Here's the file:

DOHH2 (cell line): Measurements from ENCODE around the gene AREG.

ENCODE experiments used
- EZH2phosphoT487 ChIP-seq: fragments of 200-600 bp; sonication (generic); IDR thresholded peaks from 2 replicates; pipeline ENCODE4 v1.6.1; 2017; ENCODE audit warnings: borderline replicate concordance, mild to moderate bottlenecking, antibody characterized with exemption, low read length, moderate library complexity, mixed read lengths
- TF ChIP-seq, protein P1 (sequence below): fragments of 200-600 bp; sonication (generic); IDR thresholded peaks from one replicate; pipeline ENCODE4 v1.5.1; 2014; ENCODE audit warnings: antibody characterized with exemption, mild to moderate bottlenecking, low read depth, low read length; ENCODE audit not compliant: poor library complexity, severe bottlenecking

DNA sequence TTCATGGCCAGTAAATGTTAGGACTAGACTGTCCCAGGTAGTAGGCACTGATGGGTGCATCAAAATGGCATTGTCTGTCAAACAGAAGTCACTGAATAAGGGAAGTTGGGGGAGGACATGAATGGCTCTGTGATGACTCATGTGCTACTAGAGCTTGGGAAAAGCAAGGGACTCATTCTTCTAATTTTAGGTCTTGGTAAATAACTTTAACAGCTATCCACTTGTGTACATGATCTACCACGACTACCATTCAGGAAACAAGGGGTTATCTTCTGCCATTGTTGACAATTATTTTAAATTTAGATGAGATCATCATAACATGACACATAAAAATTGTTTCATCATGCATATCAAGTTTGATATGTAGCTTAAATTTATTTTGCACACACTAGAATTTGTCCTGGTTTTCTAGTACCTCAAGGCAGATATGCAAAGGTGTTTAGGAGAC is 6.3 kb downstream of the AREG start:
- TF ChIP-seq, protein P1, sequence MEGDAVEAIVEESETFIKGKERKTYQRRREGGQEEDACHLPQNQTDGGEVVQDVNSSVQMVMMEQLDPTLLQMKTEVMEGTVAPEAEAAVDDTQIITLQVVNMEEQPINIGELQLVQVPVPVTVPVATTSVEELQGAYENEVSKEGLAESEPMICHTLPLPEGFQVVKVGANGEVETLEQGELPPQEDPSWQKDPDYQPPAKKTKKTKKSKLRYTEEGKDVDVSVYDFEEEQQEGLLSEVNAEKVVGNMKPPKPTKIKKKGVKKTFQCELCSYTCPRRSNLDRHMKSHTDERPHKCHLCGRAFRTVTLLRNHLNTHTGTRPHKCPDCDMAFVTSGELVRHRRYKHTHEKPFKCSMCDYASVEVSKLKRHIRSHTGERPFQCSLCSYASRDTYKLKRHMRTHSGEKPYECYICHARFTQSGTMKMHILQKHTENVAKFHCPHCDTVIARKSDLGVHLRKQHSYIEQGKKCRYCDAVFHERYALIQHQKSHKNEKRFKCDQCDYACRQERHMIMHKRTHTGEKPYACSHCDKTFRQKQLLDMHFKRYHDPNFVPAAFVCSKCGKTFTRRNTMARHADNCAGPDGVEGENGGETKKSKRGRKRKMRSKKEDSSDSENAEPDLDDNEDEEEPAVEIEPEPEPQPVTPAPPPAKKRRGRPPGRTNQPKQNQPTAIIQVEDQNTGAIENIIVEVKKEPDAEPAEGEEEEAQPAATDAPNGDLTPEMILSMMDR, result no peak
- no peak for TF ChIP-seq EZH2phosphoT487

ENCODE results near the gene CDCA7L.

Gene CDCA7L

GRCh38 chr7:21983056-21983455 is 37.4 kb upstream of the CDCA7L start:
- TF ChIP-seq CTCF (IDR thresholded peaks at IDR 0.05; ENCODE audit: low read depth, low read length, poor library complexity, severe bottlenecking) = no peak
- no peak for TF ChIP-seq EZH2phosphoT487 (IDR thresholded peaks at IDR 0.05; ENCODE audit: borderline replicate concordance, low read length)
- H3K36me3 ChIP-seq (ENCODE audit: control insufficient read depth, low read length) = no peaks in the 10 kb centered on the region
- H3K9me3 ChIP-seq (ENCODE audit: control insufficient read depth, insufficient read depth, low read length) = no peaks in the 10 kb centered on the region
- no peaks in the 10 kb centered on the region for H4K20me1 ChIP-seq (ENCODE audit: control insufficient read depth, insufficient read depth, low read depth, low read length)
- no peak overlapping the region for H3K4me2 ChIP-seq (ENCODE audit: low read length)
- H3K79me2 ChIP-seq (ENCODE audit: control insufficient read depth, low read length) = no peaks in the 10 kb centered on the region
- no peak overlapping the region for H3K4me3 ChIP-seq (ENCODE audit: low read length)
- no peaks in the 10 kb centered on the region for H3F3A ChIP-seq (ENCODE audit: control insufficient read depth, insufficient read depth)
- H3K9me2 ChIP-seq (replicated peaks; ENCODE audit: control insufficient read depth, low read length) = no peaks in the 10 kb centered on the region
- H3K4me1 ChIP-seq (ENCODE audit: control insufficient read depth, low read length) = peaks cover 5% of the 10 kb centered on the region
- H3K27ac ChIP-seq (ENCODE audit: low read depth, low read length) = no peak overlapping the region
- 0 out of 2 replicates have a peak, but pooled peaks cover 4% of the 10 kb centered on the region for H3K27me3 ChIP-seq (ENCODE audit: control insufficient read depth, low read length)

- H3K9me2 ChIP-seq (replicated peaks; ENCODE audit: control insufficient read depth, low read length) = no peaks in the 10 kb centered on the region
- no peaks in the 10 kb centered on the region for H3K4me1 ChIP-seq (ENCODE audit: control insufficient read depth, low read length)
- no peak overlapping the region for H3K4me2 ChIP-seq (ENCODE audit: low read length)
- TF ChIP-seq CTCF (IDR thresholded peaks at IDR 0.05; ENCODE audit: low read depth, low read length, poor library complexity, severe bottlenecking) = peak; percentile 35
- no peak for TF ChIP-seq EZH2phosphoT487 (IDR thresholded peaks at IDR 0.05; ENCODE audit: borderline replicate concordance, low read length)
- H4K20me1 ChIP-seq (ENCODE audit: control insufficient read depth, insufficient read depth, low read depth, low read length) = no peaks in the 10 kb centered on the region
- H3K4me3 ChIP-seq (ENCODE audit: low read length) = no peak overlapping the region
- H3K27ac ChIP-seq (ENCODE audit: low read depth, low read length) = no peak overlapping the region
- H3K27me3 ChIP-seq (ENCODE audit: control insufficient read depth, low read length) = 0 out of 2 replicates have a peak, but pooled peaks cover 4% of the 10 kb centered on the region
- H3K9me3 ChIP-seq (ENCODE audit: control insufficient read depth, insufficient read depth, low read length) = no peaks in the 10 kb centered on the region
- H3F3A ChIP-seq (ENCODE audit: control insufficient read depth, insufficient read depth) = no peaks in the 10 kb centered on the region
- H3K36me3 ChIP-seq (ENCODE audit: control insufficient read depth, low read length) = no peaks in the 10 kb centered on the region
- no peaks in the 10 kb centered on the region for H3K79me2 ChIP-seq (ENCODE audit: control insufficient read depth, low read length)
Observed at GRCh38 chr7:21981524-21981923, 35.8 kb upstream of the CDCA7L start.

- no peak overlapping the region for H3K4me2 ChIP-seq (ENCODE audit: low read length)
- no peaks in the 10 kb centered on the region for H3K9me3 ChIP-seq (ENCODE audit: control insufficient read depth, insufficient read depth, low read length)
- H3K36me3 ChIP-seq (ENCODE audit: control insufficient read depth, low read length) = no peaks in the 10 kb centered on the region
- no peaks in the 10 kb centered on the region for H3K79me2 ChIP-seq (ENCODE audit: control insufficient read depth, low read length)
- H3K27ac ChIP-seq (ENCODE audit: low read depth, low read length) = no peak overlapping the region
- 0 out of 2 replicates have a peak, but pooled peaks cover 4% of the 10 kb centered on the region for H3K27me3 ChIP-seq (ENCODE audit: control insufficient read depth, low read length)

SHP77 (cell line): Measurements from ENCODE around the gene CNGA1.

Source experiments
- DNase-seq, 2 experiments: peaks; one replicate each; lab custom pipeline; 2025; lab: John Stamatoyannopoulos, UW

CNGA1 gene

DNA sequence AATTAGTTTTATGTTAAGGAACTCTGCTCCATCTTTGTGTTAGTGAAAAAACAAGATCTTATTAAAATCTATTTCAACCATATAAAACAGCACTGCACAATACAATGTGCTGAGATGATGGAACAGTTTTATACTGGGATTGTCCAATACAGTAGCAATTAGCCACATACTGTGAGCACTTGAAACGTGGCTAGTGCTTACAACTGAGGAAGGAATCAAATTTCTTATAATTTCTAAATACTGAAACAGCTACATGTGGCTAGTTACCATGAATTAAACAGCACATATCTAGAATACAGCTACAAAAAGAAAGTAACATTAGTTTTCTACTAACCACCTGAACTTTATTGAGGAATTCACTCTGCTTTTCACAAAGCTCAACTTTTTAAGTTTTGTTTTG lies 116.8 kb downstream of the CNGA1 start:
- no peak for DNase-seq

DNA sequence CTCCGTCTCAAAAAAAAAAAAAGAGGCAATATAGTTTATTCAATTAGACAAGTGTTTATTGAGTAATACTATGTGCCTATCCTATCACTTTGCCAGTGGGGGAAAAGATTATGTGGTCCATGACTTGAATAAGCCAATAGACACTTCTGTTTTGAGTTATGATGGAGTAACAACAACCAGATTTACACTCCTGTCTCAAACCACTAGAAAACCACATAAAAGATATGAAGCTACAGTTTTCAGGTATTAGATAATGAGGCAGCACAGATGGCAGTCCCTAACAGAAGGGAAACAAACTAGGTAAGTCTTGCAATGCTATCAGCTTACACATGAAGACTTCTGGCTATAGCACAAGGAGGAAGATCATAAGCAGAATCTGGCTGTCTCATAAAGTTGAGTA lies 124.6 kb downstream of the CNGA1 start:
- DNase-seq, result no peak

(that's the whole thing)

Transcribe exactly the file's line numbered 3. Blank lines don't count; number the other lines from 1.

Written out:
- EZH2phosphoT487 ChIP-seq: fragments of 200-600 bp; sonication (generic); IDR thresholded peaks from 2 replicates; pipeline ENCODE4 v1.6.1; 2017; ENCODE audit warnings: borderline replicate concordance, mild to moderate bottlenecking, antibody characterized with exemption, low read length, moderate library complexity, mixed read lengths